A Cyberheist Subscriber's Own Hacking Horror Story


Here is a cyberheist subscriber who sent me their own hacking horror story.

"Stu, thought I’d give you one. You can use it if you want. Just make it anonymous. So, being in IT we think we are more secure than most, even though we know the internet is a very scary place. I’m the CTO for a major company, I’m bloody invincible!

Last night I’m relaxing in my recliner and look over at my PC which is in the family room at the desk. I see that apps are opening up and the mouse is moving all over the place with no one sitting in front of it.

For a moment, I sit there bewildered and then realize, I’m watching someone hack my PC. I jump up and grab the mouse to try to shut the PC down and notice my VNC icon is active. We end up fighting for control, so I just power it off.

I’ve installed VNC on the PC and setup a route through the firewall so I can get to my PC remotely. Good idea right? Well apparently, someone guessed my password.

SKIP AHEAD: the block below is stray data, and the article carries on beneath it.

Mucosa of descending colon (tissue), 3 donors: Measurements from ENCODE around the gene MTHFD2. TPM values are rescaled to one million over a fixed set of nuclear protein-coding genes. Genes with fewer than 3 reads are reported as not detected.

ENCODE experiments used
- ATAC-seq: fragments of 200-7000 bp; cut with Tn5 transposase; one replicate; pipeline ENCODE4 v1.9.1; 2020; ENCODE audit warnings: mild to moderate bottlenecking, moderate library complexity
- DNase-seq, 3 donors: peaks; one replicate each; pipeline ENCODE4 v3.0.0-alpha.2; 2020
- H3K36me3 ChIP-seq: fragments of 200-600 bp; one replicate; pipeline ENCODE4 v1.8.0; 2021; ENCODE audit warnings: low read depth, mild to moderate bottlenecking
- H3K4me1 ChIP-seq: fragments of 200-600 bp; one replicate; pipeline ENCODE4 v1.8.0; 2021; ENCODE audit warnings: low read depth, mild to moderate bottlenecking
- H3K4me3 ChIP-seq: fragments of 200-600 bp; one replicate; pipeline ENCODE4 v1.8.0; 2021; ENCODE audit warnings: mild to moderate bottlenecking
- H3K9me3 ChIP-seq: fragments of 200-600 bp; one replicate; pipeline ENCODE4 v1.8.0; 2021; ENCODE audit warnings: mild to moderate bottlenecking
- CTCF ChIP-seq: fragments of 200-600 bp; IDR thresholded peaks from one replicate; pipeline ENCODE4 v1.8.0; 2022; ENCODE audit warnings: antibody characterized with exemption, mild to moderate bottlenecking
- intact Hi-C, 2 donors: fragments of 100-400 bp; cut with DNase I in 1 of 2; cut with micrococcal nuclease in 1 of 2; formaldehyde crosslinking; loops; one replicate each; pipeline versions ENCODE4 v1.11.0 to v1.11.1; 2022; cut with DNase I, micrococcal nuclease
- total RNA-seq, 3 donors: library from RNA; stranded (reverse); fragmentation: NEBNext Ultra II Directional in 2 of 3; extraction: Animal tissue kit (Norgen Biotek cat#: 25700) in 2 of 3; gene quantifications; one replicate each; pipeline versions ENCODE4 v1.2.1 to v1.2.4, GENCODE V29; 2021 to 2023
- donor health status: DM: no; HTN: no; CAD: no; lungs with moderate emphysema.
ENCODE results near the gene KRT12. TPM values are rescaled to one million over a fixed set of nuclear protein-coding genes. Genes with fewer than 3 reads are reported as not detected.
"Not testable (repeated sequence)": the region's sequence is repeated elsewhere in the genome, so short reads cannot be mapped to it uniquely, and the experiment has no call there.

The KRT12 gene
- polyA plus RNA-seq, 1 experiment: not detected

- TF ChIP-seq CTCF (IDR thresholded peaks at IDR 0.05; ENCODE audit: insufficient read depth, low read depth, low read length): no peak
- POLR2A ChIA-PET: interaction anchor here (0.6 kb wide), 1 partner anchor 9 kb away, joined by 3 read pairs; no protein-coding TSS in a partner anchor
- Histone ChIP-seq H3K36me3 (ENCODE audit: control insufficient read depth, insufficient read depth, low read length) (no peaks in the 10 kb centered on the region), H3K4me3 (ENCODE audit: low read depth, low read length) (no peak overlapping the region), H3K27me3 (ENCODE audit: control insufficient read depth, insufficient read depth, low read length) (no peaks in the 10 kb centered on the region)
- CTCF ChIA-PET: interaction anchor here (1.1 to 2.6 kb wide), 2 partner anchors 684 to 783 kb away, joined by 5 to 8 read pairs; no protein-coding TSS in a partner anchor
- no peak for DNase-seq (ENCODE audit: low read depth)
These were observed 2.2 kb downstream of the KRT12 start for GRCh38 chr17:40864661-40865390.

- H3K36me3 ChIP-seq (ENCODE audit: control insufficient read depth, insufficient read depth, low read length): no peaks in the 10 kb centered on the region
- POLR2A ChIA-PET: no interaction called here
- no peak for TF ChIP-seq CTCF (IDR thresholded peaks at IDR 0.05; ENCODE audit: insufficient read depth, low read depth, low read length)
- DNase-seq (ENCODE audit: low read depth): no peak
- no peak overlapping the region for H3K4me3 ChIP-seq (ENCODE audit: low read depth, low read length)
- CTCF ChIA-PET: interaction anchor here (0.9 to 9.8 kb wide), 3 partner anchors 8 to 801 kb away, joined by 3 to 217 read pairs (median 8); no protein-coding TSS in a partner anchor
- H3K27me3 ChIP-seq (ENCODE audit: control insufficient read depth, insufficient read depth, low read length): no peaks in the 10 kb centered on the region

They were on the PC for 29 minutes (found this out after reviewing the event log). Long enough to initiate a $2800 transfer from Paypal to Eduardo Godo with a spainmail.net email address.

Had I not seen it, I probably wouldn’t have found out about it for a few days. The killer here is that we had Paypal setup to remember our ID/password so they didn’t need to crack anything else.

So now the panicked calls to Paypal, Wells Fargo, Barclay. After 90 minutes on the phone, our checking account is cancelled, our credit card is cancelled (they were the two funding sources for Paypal) and Paypal is opening an investigation.

Perusing the event log for VNC server events, I see they have been trying to break in for as long as the log goes back. I notice that about 10 days ago, there was an indication that the password was accepted for access but from an IP address that couldn’t have been me.

However, it disconnected after about 2 seconds. I’m assuming they have a bunch of ‘botted’ PC’s making attempts to get in and when it does, the info gets logged for a human to look at later.

I’m still not sure that the Paypal access was all they did. We’re going to check our accounts daily until we feel secure. Needless to say we’ve gone out and changed our passwords for anything that has to do with money.

I feel so ticked off, mostly at myself for using what was obviously a too simple password that let them get in."

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